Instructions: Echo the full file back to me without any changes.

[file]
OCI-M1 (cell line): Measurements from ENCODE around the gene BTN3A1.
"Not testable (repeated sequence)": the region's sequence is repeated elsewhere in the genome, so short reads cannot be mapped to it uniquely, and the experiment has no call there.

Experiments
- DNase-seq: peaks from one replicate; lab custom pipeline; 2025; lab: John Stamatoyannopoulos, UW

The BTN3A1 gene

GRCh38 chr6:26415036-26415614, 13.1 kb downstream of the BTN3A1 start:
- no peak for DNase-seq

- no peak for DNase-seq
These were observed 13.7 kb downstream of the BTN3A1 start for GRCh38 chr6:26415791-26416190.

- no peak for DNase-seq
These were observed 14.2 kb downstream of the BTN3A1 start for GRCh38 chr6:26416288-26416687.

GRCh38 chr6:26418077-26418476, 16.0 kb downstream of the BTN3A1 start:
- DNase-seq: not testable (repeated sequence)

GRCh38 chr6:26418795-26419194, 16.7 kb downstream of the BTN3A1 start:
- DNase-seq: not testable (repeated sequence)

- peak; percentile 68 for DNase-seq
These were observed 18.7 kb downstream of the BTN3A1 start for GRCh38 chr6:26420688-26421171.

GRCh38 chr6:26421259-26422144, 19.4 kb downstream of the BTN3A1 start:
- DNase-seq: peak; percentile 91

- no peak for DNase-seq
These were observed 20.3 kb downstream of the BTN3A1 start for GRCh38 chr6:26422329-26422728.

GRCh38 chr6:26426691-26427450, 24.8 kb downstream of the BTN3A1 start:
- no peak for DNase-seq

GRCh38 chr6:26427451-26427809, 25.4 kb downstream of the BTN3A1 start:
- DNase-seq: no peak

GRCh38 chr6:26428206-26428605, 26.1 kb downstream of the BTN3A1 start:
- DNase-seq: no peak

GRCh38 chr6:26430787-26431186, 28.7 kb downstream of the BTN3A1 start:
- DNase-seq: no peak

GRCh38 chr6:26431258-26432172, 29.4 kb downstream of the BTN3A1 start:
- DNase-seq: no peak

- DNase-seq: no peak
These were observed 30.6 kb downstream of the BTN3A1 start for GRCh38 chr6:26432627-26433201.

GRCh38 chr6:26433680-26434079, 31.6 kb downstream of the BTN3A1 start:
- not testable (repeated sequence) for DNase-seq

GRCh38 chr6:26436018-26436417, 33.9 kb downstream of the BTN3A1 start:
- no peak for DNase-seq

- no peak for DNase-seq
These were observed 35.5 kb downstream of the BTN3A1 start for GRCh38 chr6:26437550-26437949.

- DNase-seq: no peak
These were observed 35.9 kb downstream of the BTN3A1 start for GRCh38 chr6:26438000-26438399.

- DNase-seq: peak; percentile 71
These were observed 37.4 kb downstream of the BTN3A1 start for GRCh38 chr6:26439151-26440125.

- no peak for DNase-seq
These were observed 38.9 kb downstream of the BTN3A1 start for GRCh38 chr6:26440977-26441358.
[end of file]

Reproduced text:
OCI-M1 (cell line): Measurements from ENCODE around the gene BTN3A1.
"Not testable (repeated sequence)": the region's sequence is repeated elsewhere in the genome, so short reads cannot be mapped to it uniquely, and the experiment has no call there.

Experiments
- DNase-seq: peaks from one replicate; lab custom pipeline; 2025; lab: John Stamatoyannopoulos, UW

The BTN3A1 gene

GRCh38 chr6:26415036-26415614, 13.1 kb downstream of the BTN3A1 start:
- no peak for DNase-seq

- no peak for DNase-seq
These were observed 13.7 kb downstream of the BTN3A1 start for GRCh38 chr6:26415791-26416190.

- no peak for DNase-seq
These were observed 14.2 kb downstream of the BTN3A1 start for GRCh38 chr6:26416288-26416687.

GRCh38 chr6:26418077-26418476, 16.0 kb downstream of the BTN3A1 start:
- DNase-seq: not testable (repeated sequence)

GRCh38 chr6:26418795-26419194, 16.7 kb downstream of the BTN3A1 start:
- DNase-seq: not testable (repeated sequence)

- peak; percentile 68 for DNase-seq
These were observed 18.7 kb downstream of the BTN3A1 start for GRCh38 chr6:26420688-26421171.

GRCh38 chr6:26421259-26422144, 19.4 kb downstream of the BTN3A1 start:
- DNase-seq: peak; percentile 91

- no peak for DNase-seq
These were observed 20.3 kb downstream of the BTN3A1 start for GRCh38 chr6:26422329-26422728.

GRCh38 chr6:26426691-26427450, 24.8 kb downstream of the BTN3A1 start:
- no peak for DNase-seq

GRCh38 chr6:26427451-26427809, 25.4 kb downstream of the BTN3A1 start:
- DNase-seq: no peak

GRCh38 chr6:26428206-26428605, 26.1 kb downstream of the BTN3A1 start:
- DNase-seq: no peak

GRCh38 chr6:26430787-26431186, 28.7 kb downstream of the BTN3A1 start:
- DNase-seq: no peak

GRCh38 chr6:26431258-26432172, 29.4 kb downstream of the BTN3A1 start:
- DNase-seq: no peak

- DNase-seq: no peak
These were observed 30.6 kb downstream of the BTN3A1 start for GRCh38 chr6:26432627-26433201.

GRCh38 chr6:26433680-26434079, 31.6 kb downstream of the BTN3A1 start:
- not testable (repeated sequence) for DNase-seq

GRCh38 chr6:26436018-26436417, 33.9 kb downstream of the BTN3A1 start:
- no peak for DNase-seq

- no peak for DNase-seq
These were observed 35.5 kb downstream of the BTN3A1 start for GRCh38 chr6:26437550-26437949.

- DNase-seq: no peak
These were observed 35.9 kb downstream of the BTN3A1 start for GRCh38 chr6:26438000-26438399.

- DNase-seq: peak; percentile 71
These were observed 37.4 kb downstream of the BTN3A1 start for GRCh38 chr6:26439151-26440125.

- no peak for DNase-seq
These were observed 38.9 kb downstream of the BTN3A1 start for GRCh38 chr6:26440977-26441358.